Christmas Moss obviously gets its name from the triangular shape of its leaves, which resemble the branches of a fir tree. Originally, it comes from Brazil but is now slowly becoming available worldwide. It is normally used to create a wall or a carpet in an aquarium. In addition, it is known to remove nitrogen. Compared to Java Moss, it is a slower grower and it has completely different requirements.
Water requirements, Maintenance and Growth
Unlike Java Moss, Christmas Moss requires warmer water and a lot more light. In terms of temperature, it will survive in water between 66°F and 78°F(18°C-26°C). The pH can range between 5.5 and 8.0. The most comfortable temperature and pH, however, are above 72°F(22°C) and between 6-7.5 pH.
Another difference is that it grows faster when the water is warmer. Since it often grows flat, it is a great option for covering large pieces of driftwood and rocks. If you are patient enough, it will cover them entirely.
It can also be used to create a carpet on the ground of the aquarium, although again it could become home to algae. Another way to stimulate its growth is by adding CO2, although this might not work with such a slow-growing plant.
In terms of maintenance, the Christmas Moss requires more trimming than the Java Moss. It isn’t essential, but it will certainly help it to survive and grow. Read below to find out what could happen if you decide to not prune it.
Algae is once again the major issue, as it is with most plants – and mosses in particular. If the water parameters are imbalanced, it could lead to a nest of algae forming in the moss. Control measures are similar to those with Java Moss, and include chemicals or algae-eating species of fish and shrimps.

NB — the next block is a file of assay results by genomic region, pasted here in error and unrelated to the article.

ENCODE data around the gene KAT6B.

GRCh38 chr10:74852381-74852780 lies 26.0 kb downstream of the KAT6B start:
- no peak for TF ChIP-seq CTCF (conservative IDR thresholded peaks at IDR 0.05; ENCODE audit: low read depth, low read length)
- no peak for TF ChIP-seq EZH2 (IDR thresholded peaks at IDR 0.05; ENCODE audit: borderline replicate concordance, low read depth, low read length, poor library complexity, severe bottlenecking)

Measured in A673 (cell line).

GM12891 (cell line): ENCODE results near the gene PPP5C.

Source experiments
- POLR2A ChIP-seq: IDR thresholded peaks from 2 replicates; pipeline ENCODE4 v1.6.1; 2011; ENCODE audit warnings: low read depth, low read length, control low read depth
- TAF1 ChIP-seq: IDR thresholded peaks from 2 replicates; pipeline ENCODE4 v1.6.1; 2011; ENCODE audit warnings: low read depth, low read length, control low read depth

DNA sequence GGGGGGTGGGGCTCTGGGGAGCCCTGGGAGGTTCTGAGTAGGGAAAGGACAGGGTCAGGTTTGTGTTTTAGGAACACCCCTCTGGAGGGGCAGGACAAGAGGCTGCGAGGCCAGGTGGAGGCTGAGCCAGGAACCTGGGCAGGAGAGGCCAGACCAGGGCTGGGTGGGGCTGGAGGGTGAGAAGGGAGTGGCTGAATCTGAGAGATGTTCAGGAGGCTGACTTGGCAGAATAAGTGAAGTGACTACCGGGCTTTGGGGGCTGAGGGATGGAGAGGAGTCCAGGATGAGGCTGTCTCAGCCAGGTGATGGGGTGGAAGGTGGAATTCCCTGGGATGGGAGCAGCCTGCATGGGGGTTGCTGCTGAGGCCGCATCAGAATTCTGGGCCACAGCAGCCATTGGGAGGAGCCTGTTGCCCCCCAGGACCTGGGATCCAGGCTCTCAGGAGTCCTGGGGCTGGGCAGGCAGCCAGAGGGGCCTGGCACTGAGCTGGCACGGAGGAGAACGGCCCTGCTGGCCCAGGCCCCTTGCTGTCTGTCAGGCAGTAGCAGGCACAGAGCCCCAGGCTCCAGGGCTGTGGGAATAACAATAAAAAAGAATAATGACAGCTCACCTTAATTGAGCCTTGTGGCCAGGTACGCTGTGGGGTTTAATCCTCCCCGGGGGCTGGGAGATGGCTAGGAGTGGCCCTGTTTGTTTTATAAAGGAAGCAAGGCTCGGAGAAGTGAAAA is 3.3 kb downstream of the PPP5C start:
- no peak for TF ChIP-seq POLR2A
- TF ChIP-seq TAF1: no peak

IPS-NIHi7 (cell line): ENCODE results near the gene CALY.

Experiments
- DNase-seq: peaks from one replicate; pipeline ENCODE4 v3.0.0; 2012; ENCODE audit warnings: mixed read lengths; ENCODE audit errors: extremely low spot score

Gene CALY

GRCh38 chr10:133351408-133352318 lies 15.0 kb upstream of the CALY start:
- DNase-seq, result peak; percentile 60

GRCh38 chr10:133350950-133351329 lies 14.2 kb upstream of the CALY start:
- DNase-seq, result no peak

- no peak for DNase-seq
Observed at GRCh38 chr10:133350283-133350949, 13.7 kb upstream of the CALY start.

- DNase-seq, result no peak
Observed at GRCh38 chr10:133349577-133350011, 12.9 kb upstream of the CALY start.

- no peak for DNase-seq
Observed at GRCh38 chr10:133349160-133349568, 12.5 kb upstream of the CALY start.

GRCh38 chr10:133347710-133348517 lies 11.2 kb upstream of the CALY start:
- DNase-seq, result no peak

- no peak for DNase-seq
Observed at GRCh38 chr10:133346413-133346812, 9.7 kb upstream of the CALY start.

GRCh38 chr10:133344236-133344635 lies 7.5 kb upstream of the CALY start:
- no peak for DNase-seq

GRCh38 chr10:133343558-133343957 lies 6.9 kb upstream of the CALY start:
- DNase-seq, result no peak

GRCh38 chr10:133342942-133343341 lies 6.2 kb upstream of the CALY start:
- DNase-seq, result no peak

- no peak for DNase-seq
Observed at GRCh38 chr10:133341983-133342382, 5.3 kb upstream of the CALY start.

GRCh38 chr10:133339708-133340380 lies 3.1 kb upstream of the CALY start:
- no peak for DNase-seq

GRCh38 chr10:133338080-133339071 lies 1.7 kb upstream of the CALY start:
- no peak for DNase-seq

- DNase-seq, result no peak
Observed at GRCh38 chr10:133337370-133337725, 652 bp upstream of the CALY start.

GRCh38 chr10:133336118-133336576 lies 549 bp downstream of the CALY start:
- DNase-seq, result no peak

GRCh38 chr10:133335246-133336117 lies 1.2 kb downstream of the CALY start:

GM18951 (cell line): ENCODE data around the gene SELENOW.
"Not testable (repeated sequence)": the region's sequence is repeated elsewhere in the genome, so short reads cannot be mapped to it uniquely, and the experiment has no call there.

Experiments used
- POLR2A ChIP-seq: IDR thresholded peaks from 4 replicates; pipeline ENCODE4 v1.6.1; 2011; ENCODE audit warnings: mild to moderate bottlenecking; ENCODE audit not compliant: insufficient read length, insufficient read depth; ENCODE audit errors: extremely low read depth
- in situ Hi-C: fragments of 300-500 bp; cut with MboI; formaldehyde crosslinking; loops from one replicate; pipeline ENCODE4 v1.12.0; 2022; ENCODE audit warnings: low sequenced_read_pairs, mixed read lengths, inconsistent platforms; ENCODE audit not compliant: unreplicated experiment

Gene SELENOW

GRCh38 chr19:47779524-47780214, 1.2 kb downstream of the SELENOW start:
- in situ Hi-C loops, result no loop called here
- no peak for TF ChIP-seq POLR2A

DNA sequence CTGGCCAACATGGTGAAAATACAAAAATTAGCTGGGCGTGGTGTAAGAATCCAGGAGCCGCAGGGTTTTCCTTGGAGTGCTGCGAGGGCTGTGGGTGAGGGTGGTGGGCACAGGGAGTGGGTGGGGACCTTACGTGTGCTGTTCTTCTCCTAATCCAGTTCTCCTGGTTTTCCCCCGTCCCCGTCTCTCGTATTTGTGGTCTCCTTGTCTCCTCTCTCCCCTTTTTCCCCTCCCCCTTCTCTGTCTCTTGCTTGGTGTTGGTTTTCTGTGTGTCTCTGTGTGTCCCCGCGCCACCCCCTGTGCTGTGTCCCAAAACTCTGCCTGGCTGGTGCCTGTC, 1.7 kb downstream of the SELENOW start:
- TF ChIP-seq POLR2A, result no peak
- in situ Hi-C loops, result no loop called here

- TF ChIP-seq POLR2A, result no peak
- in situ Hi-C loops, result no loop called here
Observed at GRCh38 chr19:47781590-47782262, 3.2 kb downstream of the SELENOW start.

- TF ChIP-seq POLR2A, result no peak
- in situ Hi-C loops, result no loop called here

As mentioned above, not trimming the Christmas Moss can lead to the plant dying. Although it does not happen to everyone, if you see leaves turning brown, it’s time to consider pruning it.
Such problems can occur immediately after you buy the plant, simply because you are introducing it to a completely different tank. Otherwise, similar to the problem with algae, it can occur after changes in temperature and other water parameters.
Christmas Moss vs. Java Moss. Which one to choose?
To be fair, these two plants are not too different in terms of appearance and could often be mistaken as the same thing. When you buy them, make sure it is from a reputable store in order to ensure you get the correct moss.
Other than that, it all depends on what you actually want, and the aquarium itself. You now know the different requirements of each moss. Java Moss will feel most comfortable in cooler water while Christmas Moss will grow and survive in warmer temperatures.
In addition, if there is not enough light in the tank, Java Moss is the better choice. It is also the easiest to look after, which makes it perfect for beginners. In the end, it also depends on what type of greenery you want. I consider Java Moss to be a plant that I can use to fill in empty spots, while I would use Christmas Moss to completely cover rocks or driftwoods, or to create a wall at the back of my tank.
Is moss good for a fish tank?
Besides being a beautiful addition to your landscape, moss has other benefits as well. It absorbs waste such as nitrates. Moss also provides cover for small inhabitants such as shrimps or small fish and can be used as an egg-laying spot.
Is Java Moss invasive?
It is actually one of the most invasive plants you can find. Once the roots attach themselves, you will be hard pushed to entirely remove them. If you do decide that you no longer want to have it in your tank, you will most likely have to remove the whole rock or piece of driftwood that it is attached to. This is also the main reason why it is so good for covering things!
What does Java Moss do in a tank?
Java Moss can be used for a variety of purposes. You already know how great it looks in a tank, when it is attached to an object. Even if you have a tank that has no fish you can keep it as a refreshing landscape.
Besides that, it is often used as a hiding spot by small species of fish and even a place to lay eggs.